from 1920 to the present day. Though one can listen for years without
hearing a U.S. official even mention the Mandate, the fact remains
that nothing rigorous can be said about the rights or duties of the
parties to the Palestine conflict without reference to that
fundamental document.

Towards the Balfour Declaration

The government that sent Allenby into Palestine was well briefed on
Jewish settlement activities there. These had burgeoned with the
influx of Jews who fled Russia following the pogroms of the early
1880s. The founding of new Jewish agricultural settlements in
Palestine, however, began even earlier, in the 1870s. Diplomacy to
facilitate the restoration of Jews to Zion had been attempted by
Jewish leaders and British officials as far back as the 1830s. Even
before that, the yearning of Jews for their homeland evoked sympathy
and fired imaginations among British statesmen and people of letters.
Lord Byron's "Hebrew Melodies," published in 1815, lamented:

"Tribes of the wandering foot and weary breast
How shall ye flee away and be at rest!
The wild-dove hath her nest, the fox his cave,
Mankind their country--Israel but the grave!"

Byron's era saw a blossoming of hope in Europe that enlightenment,
political liberalism and social assimilation would provide a happy
answer to the so-called Jewish Question. A century later, however, in
the early 1900s, antisemitism was intensifying, not disappearing,
throughout Europe. Eminent academic, ecclesiastical, cultural, and
social figures wrote books and gave speeches justifying not only
hostility toward the Jews, but legal disabilities and even violence.
And their words were heeded. Mobs attacked Jews, often fatally, and
Jewish property was destroyed. Especially disillusioning was that
these outrages occurred not only in the politically primitive empire
of Czarist Russia, but in advanced societies such as France and
Germany. Hundreds of thousands of Jewish refugees fled from the more
antisemitic countries to relatively hospitable lands, especially the
United States and Britain. Some became Zionist pioneers in Palestine.

The Zionist movement, formally organ-ized by Theodor Herzl in 1897,
argued that the Jewish problem necessitated a state for the Jews in
their ancient homeland, the Land of Israel being the one place where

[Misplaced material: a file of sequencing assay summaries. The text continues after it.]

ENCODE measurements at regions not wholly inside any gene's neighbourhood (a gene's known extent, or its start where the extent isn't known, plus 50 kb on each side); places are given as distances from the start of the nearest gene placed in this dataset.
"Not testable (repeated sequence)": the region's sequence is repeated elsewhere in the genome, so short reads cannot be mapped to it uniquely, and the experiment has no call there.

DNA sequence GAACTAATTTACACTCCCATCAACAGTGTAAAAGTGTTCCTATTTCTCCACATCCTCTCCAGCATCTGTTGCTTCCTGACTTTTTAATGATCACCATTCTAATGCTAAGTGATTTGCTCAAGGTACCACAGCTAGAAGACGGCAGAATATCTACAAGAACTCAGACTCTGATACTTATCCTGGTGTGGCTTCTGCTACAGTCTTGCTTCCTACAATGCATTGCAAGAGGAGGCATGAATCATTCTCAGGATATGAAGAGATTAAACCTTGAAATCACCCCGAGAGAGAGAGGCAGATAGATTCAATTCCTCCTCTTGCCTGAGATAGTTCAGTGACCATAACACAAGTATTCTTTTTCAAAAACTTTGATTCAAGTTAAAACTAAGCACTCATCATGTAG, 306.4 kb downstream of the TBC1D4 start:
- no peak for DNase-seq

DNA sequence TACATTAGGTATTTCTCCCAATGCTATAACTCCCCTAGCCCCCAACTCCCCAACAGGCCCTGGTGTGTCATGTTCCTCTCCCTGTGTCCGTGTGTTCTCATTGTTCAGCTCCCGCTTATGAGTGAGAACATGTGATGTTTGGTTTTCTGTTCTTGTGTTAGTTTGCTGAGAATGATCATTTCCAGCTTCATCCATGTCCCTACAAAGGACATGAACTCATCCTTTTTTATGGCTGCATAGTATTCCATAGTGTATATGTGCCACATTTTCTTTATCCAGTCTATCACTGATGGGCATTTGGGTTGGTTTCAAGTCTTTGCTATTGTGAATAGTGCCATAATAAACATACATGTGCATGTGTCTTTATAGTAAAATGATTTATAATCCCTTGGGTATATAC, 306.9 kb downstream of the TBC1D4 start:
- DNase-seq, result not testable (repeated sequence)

a Jew could deal with the nations of the world as a host and not a
perpetual and often unwelcome guest. Zionist theorists reasoned that
such a state would provide the Jewish people with a refuge and a
dignified existence. The gentile powers should welcome it for taking
unwanted Jews off their hands. Also, to the extent that it would
normalize the status and raise the moral stature of all Jews, even
those remaining in the Diaspora, every country with a Jewish
population would gain from its existence. Finally, the Zionists
envisioned that a Jewish state in Palestine would benefit the Arabs,
there and in the surrounding territory, because it would bring to
these technologically undeveloped, politically repressed and
economically poor people the benefits of Western science, the
opportunity to share in the fruits of Jewish commerce and capital,
and an example--and perhaps a model--of national liberation and

For nearly a hundred years before World War I, Palestine received
innumerable visitors from abroad, especially from Britain. Nearly
all, it seems, wrote books, and these testified in unison to the
land's desolation, sparse population, and poverty. When the Zionist
settlers arrived, they farmed and developed Palestine far more
productively than the Arabs had, exceeding common expectations of
what was possible. But, it was widely believed that Palestine's
neglect over the centuries had ruined the land permanently,
precluding substantial population increases. This led some important
men in Britain to dismiss Zionism as an unrealistic cause.

Nonetheless, certain British political leaders, including Arthur
Balfour, David Lloyd George, and Winston Churchill, developed
enthusiasm for Zionism. All three of those men became acquainted with
political Zionism during the movement's infancy. In 1902, Balfour,
then prime minister, grappled with the consequences of Russian
pogroms and Jewish statelessness as Parliament debated immigration
legislation, a debate Herzl entered personally through his testimony
before a Royal Commission. While in Britain, Herzl initiated talks
with His Majesty's Government on what became a series of proposals
for a Jewish refuge within the British Empire--respectively, in
Cyprus, the Sinai, and Uganda. In those discussions, Lloyd George
served as the Zionists' lawyer. Responding to a question on these
talks, Churchill, as under-secretary for the Colonial Office in 1906,
endorsed Jewish aspirations: "I recognise the supreme attraction to a
scattered & persecuted people of a safe & settled home under the flag
of tolerance & freedom." In the view of such men, the Jewish
nationalist cause combined morality, justice, economic
practicability, and strategic advantage for Britain. This conviction
gained intensity after the Great War put Britain and the Ottoman
Empire on opposite sides, and especially after Lloyd George became
prime minister late in 1916.